When you were issued a driver's license in Virginia, you signed some papers in which you agreed to Virginia's implied consent law. This law states that if you are pulled over for a traffic violation, you must comply with the police officer's requests. While roadside breath tests do not fall under Virginia's implied consent law, the law does cover taking a breath or blood test at the police station when an officer requests you to do so.

If you do refuse a breath test at the police station, you will be arrested for violating Virginia's Implied Consent Law.
This is a separate charge from your Virginia DUI and will carry separate consequences.

If you are convicted of violating Virginia's implied consent law, the first offense is a civil violation. The penalties for violating Virginia's implied consent law include: 

  • A $500 fine; and
  • A 1 year driver's license suspension. 

If you are convicted of violating the implied consent law, a DUI defense attorney cannot negotiate the length of your license suspension. Your driver's license will be suspended for 1 year and you will not be permitted a restricted license.

It's also important to know that while your first offense is a civil violation, any second or subsequent refusals are actually criminal charges that may include 6-12 months of jail, large fines, and the loss of your driver's license.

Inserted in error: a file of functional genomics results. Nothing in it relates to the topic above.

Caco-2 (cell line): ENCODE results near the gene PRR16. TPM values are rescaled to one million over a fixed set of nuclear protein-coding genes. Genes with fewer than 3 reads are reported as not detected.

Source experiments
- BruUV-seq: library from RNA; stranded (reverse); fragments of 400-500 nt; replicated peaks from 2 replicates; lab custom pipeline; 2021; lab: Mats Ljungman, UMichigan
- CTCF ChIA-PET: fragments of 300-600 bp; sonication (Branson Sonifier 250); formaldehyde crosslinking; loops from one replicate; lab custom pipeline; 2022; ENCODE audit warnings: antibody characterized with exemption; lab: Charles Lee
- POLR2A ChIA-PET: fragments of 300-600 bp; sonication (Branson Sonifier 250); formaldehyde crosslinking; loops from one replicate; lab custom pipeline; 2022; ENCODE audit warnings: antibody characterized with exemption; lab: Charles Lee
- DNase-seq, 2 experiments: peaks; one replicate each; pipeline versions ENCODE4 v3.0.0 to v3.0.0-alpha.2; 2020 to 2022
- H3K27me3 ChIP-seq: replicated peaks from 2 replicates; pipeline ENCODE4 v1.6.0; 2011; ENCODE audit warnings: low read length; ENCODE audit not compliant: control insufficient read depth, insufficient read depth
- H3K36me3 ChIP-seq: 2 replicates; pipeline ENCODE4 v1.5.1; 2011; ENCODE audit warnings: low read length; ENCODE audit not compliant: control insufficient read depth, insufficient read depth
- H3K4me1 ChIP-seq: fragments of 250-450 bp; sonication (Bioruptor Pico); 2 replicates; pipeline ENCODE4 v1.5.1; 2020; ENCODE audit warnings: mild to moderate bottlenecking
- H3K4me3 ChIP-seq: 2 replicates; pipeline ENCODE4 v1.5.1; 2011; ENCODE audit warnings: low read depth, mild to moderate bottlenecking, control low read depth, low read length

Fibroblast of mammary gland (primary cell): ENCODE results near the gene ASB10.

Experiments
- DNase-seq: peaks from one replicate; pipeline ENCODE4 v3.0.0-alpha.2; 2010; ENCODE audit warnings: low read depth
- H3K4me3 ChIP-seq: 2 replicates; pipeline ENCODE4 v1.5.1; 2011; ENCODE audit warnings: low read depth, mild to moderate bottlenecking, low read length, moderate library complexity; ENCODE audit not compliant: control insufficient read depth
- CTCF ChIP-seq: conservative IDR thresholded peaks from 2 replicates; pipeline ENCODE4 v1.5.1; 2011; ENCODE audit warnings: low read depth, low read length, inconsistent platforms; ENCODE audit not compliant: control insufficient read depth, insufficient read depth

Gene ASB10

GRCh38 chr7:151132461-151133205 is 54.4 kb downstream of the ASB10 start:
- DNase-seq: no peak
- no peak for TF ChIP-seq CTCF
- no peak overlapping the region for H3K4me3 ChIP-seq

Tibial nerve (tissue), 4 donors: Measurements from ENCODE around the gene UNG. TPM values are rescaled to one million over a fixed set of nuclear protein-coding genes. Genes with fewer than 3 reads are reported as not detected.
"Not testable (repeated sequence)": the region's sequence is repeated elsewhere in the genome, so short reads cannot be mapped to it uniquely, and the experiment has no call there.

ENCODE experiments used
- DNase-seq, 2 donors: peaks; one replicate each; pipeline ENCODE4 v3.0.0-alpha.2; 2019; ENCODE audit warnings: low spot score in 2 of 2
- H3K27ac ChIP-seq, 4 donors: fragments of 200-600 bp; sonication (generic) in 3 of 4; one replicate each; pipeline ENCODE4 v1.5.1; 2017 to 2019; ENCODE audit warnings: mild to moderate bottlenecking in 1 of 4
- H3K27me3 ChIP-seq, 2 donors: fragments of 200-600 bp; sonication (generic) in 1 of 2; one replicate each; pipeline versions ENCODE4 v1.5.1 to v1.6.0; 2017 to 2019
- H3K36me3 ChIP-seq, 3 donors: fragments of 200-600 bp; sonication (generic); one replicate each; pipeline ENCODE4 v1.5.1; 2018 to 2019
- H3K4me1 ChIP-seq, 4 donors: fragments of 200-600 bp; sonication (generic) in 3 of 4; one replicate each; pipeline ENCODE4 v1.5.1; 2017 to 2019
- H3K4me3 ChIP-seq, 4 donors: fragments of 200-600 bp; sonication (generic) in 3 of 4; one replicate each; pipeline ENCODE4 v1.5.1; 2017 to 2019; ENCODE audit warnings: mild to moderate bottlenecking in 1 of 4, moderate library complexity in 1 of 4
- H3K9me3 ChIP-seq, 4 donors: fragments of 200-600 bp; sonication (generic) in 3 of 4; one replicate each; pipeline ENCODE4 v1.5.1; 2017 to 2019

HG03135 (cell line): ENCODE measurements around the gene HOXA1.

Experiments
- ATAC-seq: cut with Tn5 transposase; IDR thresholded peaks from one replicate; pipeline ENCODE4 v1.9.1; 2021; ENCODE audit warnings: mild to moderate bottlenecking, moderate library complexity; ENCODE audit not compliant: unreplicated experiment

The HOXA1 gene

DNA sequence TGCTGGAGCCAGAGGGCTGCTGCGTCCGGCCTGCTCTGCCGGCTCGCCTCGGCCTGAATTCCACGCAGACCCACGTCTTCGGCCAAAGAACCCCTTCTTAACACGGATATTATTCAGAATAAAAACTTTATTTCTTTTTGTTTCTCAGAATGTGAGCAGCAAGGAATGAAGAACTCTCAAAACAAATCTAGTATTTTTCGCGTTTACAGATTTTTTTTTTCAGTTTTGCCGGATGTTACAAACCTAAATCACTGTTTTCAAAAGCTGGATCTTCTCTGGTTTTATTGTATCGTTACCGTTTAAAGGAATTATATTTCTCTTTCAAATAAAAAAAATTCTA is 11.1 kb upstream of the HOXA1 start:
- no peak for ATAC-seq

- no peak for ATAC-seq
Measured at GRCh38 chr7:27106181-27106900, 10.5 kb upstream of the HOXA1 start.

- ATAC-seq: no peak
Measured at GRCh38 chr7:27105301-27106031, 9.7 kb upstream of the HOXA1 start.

If you are pulled over under the suspicion of a Virginia DUI, you may want to know what will happen if you refuse to submit to a breath test. You can learn more about refusing a breath test in Virginia by visiting our article library. 

How can a Virginia DUI defense attorney help me?

Virginia DUI Defense Attorney Bob Battle has the experience and ability to help his clients build a successful DUI defense. To learn more about Virginia DUI, get a free copy of Bob Battle's consumer guide, How to Choose a DUI Lawyer in Virginia. Or, contact 804-673-5600 to schedule your legal consultation today.

Bob Battle
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100% of my practice is devoted to serious traffic defense and criminal litigation in state and federal courts
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